Virtualizing history: even Colonial Williamsburg needs the cloud

Summary:How America's first colonial capital cleared up its information storage bottlenecks.

Here's a disconnect. I just saw this piece about Colonial Williamsburg, Virginia, implementing a virtualized, tiered storage pool to manage its information and content.

Behind the woodwork, a virtualized storage pool

Yes, behind the blacksmithing and glass-blowing and butter-churning you see as part of the 18th-century technology on display, there is an infrastructure capable of supporting up to 100 TBs of raw storage, mainly rich media files.

David Vallente explains that the historical site -- which has 3,500 employees -- was overloading its tier 1 storage devices, creating disruptions in the ability of employees to store and access image files and documents. In fact, Colonial WIlliamsburg's 70 departments each had their own storage solutions.

The organization addressed this issue through a file virtualization approach, which created a centralized pooled storage for use by all departments. Colonial Williamsburg is also planning to deploy storage to cloud resources. Vallente urges the creation of global resource pools and automated data migration to meet growing data demands. And, he adds, "including the cloud in plans is timely and sensible, especially for mid-sized and small organizations that lack advanced recovery capabilities."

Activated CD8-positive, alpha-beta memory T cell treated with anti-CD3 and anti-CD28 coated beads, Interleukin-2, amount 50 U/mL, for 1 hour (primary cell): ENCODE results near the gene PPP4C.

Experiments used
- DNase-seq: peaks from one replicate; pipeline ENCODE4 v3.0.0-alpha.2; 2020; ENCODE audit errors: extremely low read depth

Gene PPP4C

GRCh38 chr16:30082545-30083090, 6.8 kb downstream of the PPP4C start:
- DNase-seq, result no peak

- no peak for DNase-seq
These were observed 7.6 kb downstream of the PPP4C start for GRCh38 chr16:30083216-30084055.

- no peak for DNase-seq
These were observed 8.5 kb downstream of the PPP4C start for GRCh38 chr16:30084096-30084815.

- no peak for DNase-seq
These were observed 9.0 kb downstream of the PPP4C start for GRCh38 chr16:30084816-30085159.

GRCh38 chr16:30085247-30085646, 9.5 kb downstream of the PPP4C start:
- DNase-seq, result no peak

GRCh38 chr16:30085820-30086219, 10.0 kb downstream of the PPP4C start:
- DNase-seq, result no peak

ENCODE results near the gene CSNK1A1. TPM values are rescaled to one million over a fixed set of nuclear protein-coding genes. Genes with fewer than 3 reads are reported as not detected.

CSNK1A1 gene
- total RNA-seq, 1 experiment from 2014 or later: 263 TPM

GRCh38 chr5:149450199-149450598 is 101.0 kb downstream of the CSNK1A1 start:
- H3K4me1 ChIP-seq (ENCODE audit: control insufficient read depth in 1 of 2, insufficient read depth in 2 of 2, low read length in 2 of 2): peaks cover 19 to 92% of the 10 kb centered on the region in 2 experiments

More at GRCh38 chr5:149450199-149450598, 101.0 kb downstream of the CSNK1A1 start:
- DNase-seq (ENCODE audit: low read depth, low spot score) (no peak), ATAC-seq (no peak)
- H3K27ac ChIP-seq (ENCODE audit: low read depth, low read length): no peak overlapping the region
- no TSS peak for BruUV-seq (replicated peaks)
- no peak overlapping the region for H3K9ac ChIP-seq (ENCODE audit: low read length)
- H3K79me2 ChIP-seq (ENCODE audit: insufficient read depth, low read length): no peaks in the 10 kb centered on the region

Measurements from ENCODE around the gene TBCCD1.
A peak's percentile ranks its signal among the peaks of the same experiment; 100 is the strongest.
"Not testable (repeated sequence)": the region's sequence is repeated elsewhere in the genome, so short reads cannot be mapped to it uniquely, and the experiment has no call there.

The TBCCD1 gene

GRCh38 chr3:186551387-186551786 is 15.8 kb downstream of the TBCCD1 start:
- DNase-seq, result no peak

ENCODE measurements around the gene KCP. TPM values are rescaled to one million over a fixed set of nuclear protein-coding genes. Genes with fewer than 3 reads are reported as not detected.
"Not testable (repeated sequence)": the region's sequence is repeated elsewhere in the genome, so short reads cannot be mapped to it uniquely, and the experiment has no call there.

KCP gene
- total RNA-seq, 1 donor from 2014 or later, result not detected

Patrick Henry and George Washington probably would have approved of the sensibility of managing information this way.

(Photo: Wikipedia.)

Topics: Storage, Hardware


Joe McKendrick is an author and independent analyst who tracks the impact of information technology on management and markets. Joe is co-author, along with 16 leading industry leaders and thinkers, of the SOA Manifesto, which outlines the values and guiding principles of service orientation. He speaks frequently on cloud, SOA, data, and... Full Bio

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